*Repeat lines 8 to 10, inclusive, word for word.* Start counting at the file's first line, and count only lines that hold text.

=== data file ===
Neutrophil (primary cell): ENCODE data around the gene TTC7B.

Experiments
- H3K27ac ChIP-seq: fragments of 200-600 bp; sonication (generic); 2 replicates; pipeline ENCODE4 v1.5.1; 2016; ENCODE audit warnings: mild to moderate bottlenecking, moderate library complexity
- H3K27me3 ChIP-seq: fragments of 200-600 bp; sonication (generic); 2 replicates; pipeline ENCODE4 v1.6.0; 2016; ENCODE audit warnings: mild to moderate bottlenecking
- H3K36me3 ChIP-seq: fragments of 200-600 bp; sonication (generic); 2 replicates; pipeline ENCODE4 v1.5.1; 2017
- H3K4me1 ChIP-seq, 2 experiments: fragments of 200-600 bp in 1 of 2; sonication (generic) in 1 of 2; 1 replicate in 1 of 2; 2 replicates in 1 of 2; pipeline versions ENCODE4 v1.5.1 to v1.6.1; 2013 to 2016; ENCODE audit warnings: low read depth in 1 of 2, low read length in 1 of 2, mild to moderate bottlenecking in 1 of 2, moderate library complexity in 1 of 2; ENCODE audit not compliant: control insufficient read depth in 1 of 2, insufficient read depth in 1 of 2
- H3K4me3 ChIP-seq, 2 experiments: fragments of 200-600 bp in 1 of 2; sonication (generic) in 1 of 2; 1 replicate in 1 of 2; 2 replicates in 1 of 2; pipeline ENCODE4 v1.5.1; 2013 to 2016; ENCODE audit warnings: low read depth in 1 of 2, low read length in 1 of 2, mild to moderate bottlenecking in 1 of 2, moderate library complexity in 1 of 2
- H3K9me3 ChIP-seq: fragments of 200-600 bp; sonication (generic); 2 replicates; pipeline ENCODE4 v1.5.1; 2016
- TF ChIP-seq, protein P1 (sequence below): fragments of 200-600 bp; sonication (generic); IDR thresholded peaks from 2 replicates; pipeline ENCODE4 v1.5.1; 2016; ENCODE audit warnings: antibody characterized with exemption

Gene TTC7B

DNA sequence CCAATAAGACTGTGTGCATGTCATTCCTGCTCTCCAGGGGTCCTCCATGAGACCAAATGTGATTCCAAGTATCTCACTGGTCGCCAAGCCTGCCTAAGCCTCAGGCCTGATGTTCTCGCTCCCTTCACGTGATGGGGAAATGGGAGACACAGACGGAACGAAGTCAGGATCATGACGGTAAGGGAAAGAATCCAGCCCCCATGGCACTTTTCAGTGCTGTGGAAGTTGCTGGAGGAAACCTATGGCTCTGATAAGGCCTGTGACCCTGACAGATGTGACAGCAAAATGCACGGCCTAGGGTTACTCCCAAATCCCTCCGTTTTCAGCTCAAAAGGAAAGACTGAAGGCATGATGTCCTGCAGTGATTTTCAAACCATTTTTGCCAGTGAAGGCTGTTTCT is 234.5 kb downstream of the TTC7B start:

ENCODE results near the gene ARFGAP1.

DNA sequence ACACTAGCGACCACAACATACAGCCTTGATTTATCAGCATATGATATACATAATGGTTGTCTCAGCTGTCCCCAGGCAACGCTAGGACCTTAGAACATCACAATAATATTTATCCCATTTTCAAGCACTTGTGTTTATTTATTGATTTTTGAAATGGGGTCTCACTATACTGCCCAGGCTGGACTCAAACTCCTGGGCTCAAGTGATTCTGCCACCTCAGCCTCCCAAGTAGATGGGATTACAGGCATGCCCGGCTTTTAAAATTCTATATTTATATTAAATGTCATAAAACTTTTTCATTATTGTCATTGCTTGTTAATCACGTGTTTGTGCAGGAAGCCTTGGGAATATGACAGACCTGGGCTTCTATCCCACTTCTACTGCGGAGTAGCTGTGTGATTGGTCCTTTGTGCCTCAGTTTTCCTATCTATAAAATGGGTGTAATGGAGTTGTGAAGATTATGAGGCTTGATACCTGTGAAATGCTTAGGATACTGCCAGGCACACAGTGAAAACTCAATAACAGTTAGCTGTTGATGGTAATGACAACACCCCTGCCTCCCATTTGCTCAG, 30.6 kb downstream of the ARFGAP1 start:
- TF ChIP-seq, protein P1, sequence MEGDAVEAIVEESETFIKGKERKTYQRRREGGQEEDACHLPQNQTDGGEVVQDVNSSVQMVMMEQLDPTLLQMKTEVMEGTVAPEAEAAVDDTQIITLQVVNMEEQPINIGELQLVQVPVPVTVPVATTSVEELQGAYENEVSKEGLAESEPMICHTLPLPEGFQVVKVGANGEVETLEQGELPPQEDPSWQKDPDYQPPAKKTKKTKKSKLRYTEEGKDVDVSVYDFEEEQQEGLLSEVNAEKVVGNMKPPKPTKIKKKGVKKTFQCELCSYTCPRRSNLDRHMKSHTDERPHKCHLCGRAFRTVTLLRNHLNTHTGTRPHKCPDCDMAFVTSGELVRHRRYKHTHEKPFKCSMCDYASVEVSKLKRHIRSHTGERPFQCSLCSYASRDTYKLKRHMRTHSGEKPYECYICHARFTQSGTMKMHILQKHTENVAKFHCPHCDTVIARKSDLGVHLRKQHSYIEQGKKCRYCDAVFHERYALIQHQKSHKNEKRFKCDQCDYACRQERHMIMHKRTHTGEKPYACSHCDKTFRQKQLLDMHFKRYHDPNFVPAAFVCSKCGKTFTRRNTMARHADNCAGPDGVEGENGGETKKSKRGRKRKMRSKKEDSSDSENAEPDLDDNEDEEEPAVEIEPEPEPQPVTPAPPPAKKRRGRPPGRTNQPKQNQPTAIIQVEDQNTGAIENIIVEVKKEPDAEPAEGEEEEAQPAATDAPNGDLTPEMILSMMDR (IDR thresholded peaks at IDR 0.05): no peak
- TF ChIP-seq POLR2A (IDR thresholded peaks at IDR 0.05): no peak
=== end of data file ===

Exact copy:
- H3K9me3 ChIP-seq: fragments of 200-600 bp; sonication (generic); 2 replicates; pipeline ENCODE4 v1.5.1; 2016
- TF ChIP-seq, protein P1 (sequence below): fragments of 200-600 bp; sonication (generic); IDR thresholded peaks from 2 replicates; pipeline ENCODE4 v1.5.1; 2016; ENCODE audit warnings: antibody characterized with exemption

Gene TTC7B